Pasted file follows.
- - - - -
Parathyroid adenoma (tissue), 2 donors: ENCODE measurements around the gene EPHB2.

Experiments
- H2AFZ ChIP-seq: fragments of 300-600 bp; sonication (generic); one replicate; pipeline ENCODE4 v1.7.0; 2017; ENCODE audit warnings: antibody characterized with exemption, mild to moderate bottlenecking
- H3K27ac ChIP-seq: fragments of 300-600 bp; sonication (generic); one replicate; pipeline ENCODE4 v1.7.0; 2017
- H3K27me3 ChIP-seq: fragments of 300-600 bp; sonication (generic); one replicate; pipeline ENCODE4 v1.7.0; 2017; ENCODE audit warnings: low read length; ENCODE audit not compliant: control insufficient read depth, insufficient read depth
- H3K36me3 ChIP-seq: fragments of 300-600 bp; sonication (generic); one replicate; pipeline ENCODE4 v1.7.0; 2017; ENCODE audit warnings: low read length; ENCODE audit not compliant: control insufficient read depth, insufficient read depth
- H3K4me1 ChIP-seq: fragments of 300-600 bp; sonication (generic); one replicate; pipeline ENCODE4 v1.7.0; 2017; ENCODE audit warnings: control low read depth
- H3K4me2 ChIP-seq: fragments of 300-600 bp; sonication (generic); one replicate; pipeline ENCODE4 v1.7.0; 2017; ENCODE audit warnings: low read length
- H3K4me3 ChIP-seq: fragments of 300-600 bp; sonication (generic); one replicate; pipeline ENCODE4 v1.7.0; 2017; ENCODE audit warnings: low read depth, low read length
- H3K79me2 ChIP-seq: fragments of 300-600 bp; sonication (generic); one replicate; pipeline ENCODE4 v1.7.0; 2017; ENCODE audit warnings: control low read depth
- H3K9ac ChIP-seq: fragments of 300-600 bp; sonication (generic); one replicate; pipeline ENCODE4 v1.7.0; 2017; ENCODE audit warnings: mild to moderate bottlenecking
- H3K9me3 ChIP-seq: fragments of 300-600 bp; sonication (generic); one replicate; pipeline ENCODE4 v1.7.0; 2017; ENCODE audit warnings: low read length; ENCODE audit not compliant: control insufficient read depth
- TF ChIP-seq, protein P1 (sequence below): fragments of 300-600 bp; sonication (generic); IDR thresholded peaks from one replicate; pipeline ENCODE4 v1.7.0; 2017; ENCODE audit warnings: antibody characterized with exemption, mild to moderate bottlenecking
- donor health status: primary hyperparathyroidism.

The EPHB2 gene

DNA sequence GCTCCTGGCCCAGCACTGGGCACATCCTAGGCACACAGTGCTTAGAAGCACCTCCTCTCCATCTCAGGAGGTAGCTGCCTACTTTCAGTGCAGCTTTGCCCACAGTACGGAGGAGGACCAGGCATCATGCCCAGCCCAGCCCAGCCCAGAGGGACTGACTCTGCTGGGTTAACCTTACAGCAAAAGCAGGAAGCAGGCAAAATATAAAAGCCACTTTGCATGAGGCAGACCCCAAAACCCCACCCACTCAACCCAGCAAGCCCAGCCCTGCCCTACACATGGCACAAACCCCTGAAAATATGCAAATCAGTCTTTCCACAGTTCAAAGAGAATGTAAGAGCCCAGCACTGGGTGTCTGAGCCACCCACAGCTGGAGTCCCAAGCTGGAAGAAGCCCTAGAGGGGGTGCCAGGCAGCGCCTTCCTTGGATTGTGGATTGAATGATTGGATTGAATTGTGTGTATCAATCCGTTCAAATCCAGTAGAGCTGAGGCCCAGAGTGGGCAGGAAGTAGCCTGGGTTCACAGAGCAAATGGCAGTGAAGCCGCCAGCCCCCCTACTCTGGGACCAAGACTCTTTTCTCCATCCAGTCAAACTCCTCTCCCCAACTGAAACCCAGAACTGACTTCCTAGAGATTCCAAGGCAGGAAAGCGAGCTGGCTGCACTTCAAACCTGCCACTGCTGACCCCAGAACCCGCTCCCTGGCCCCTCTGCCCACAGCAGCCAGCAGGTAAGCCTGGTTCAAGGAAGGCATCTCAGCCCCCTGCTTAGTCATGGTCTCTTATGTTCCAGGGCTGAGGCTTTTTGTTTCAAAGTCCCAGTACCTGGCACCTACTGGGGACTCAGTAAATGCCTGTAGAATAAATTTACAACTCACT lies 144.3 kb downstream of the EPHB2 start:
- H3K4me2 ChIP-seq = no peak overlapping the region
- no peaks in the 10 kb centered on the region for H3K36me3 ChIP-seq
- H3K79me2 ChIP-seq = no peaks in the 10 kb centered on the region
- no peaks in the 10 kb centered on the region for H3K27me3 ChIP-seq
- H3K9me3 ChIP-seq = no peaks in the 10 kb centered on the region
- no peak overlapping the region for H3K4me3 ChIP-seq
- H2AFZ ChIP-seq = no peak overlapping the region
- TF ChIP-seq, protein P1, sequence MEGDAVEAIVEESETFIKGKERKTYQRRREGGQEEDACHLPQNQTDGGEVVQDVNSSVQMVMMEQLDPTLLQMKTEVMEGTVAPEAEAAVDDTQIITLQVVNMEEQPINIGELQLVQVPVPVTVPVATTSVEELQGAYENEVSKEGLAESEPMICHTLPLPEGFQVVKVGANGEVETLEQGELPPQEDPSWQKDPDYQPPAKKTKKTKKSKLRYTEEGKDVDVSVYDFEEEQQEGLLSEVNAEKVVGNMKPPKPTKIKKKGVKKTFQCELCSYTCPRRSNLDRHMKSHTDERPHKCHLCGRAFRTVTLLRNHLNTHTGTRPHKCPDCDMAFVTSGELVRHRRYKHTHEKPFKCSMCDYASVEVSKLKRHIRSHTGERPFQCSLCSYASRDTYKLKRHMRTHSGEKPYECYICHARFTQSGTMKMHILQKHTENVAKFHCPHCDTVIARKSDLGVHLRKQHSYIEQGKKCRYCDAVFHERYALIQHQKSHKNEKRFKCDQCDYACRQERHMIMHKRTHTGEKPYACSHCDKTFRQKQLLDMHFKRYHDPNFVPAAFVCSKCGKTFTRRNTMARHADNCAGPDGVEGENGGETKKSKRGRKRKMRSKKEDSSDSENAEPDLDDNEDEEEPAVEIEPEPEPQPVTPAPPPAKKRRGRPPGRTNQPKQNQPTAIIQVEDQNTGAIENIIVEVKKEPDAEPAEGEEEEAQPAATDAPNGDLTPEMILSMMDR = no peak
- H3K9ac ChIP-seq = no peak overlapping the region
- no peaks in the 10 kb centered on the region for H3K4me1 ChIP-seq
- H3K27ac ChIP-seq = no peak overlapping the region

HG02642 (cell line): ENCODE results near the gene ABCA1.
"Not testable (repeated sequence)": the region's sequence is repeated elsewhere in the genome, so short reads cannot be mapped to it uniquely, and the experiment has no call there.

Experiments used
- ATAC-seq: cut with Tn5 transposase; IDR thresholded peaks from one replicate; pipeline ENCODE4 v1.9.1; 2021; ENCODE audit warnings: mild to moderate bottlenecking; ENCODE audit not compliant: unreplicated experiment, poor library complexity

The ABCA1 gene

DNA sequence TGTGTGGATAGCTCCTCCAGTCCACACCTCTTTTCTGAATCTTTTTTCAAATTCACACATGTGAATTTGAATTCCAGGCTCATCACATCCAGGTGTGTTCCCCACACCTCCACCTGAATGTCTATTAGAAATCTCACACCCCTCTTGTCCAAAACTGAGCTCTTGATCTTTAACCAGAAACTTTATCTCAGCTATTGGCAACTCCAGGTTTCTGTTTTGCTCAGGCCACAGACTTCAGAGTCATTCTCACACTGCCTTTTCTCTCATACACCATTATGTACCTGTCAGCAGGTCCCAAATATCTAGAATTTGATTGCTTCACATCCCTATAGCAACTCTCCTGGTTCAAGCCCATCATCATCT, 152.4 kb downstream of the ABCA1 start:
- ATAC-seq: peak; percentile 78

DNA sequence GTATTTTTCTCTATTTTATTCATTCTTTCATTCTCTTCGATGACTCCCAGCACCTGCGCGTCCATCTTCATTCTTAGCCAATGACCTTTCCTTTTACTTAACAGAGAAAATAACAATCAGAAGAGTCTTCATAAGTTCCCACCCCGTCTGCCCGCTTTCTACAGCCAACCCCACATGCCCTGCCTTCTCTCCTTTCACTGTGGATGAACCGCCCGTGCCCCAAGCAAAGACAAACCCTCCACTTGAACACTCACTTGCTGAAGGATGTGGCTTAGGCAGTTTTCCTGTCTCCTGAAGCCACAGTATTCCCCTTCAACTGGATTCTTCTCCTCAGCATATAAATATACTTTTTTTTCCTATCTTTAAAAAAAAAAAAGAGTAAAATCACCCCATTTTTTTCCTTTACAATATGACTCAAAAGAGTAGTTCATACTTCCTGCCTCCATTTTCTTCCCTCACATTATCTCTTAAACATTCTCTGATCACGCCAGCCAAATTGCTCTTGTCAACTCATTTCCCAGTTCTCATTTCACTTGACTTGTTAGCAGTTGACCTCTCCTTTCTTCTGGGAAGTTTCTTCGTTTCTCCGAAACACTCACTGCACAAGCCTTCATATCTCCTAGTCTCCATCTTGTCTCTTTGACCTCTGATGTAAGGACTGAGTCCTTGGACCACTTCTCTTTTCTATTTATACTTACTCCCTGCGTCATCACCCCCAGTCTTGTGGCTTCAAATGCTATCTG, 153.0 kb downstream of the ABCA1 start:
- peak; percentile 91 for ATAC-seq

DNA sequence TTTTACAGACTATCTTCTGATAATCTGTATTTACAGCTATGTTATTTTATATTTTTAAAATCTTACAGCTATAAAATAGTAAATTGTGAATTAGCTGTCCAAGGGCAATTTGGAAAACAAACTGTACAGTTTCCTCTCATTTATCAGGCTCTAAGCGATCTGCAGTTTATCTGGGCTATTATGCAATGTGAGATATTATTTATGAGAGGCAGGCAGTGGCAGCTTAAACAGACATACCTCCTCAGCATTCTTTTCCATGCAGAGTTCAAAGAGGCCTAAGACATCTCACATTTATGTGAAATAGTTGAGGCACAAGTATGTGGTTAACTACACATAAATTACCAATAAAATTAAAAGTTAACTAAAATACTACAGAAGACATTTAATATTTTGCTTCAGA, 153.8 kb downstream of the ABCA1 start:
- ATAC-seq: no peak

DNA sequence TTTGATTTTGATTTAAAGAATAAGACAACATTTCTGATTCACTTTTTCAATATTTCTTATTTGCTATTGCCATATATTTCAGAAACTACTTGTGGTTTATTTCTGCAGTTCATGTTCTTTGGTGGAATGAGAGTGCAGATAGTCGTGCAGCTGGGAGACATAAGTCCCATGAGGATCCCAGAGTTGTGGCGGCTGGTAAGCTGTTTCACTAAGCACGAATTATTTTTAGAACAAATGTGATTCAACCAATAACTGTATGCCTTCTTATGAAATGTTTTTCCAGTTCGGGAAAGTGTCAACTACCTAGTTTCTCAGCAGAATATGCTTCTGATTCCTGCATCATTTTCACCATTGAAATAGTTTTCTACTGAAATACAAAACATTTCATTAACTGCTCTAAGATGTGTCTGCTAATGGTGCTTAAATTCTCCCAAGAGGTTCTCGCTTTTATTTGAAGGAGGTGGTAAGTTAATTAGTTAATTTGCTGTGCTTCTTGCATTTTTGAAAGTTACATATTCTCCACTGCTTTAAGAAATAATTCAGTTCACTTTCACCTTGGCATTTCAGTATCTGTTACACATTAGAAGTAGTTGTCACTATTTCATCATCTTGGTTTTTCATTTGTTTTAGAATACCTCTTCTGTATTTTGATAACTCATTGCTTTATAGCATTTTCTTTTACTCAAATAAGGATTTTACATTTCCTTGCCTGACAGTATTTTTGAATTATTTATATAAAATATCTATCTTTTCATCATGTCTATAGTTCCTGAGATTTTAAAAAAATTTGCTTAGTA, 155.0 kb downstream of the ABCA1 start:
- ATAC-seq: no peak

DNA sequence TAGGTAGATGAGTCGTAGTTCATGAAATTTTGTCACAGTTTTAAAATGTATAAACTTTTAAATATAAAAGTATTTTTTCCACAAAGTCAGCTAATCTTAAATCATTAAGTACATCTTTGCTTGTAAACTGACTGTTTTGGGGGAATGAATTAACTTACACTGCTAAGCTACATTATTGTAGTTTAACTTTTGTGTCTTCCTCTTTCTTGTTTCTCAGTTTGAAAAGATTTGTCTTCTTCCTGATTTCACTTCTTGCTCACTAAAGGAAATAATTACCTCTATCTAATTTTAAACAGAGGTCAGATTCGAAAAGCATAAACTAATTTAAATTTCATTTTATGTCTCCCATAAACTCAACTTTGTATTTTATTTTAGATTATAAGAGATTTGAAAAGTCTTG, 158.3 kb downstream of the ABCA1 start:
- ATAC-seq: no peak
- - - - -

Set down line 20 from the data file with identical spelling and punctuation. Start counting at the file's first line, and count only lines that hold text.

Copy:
- no peaks in the 10 kb centered on the region for H3K27me3 ChIP-seq